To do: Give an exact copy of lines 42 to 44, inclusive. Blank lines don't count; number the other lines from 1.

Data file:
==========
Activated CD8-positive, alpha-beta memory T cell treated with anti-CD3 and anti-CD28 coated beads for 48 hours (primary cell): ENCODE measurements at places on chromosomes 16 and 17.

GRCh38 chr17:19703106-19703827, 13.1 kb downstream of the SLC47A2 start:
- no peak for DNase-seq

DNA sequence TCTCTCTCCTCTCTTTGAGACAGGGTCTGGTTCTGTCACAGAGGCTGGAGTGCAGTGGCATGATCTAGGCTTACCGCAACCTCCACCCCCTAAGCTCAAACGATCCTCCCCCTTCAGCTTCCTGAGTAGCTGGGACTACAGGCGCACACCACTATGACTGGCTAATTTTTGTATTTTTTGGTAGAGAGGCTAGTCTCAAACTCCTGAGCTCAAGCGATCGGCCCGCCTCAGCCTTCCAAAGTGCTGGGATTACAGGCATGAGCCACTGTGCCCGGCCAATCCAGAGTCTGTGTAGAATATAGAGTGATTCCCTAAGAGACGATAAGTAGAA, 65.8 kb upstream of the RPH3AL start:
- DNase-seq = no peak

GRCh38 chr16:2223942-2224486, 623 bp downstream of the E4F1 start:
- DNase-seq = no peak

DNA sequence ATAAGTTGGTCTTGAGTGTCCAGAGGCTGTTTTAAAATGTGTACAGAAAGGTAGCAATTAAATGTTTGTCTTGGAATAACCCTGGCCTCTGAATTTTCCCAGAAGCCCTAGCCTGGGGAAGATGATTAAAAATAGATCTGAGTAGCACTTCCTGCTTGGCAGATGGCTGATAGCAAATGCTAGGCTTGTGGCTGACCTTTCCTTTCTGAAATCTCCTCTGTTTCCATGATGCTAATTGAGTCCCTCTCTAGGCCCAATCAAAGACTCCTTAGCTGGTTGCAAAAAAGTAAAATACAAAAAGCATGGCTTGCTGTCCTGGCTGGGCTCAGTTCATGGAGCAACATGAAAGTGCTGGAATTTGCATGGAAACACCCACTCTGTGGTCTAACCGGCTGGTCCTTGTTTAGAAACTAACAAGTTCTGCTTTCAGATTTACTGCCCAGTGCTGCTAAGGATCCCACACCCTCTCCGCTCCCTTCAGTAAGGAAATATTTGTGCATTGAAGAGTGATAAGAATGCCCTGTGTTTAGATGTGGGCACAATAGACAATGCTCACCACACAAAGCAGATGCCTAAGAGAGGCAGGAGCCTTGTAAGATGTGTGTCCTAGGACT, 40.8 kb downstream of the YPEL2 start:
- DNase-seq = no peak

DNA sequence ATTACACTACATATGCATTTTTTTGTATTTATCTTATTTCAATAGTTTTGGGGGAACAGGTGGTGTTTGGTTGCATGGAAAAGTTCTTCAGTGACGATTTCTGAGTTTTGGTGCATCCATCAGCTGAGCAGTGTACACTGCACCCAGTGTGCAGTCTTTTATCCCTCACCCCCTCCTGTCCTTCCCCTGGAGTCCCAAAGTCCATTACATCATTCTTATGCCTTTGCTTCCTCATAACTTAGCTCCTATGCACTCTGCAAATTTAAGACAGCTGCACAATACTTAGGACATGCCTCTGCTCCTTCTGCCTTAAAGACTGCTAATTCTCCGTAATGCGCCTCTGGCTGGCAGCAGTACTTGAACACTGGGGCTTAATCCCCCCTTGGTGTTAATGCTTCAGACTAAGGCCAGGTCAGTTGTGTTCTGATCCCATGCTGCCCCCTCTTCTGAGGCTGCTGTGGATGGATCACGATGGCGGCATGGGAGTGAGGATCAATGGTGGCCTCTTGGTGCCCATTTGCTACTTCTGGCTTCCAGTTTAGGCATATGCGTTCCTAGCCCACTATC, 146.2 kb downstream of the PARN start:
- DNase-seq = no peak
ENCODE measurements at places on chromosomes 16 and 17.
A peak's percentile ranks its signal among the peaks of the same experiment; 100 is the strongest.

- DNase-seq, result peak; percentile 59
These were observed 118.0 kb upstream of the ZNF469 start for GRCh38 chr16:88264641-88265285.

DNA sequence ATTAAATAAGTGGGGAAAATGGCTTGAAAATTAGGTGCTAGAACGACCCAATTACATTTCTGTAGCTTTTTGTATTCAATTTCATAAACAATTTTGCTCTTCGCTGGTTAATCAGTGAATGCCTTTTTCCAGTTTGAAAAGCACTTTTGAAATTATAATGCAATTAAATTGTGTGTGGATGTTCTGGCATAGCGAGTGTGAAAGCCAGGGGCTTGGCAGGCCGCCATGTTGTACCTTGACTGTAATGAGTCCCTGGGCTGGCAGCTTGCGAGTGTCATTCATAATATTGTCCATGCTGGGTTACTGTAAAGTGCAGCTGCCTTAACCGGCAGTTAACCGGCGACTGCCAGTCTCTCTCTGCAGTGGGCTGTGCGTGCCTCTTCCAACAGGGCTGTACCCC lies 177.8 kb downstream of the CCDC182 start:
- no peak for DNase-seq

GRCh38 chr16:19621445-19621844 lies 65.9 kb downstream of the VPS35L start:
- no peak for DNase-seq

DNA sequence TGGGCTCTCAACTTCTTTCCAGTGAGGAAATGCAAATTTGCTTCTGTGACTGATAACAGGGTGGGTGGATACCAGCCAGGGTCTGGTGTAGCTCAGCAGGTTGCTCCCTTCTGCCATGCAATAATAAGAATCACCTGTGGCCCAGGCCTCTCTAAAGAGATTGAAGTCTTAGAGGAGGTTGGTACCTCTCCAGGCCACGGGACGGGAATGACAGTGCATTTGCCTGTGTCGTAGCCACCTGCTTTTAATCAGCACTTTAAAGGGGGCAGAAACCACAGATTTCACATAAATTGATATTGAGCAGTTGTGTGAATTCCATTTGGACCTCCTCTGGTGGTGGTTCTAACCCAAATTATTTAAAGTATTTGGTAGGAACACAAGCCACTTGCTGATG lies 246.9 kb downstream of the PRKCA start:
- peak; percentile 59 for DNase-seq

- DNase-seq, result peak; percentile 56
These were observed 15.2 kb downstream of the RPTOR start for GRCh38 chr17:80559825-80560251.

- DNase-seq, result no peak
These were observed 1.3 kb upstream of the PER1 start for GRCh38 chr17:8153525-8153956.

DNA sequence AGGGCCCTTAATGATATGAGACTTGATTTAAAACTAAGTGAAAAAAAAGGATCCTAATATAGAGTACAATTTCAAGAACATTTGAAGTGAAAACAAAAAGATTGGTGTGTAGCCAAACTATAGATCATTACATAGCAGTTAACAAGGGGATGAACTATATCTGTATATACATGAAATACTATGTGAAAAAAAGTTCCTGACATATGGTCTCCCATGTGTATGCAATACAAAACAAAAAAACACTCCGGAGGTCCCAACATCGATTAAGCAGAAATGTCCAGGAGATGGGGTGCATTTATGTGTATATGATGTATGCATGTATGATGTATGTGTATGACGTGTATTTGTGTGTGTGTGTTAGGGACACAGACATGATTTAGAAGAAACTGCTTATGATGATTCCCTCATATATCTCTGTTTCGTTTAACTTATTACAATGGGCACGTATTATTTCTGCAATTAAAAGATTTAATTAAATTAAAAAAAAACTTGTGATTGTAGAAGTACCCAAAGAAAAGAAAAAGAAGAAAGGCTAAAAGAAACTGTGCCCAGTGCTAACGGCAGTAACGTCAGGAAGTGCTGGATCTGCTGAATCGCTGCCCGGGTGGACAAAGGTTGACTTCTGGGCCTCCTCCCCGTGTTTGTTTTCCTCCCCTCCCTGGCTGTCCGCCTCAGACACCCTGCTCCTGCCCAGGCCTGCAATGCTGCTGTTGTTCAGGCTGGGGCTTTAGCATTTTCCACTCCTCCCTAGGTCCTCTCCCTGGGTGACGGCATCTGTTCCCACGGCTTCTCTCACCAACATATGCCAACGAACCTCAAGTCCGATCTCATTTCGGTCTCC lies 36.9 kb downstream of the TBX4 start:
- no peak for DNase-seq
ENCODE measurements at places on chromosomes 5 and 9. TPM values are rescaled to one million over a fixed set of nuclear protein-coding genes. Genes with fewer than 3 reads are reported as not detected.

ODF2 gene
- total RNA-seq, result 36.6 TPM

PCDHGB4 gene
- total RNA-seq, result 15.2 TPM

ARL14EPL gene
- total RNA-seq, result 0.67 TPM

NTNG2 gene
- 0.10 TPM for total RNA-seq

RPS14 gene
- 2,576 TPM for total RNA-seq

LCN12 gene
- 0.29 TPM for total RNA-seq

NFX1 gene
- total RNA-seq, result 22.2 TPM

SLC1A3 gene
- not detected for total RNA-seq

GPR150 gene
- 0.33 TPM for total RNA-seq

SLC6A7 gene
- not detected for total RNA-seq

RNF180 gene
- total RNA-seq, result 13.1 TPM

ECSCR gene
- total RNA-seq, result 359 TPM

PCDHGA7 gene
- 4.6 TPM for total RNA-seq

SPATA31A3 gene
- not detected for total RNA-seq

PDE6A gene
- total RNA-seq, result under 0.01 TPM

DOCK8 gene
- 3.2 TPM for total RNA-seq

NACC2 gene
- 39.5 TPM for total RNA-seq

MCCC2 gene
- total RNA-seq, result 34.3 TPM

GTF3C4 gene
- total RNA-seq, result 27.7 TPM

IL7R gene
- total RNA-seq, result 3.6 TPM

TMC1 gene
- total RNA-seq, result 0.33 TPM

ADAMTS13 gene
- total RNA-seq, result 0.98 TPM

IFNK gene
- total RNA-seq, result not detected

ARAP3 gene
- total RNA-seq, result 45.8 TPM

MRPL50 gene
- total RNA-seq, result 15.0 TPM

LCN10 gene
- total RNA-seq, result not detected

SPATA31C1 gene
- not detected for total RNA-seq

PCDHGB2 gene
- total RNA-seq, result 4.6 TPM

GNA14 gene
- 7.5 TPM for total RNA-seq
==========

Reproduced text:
- total RNA-seq, result 22.2 TPM

SLC1A3 gene
- not detected for total RNA-seq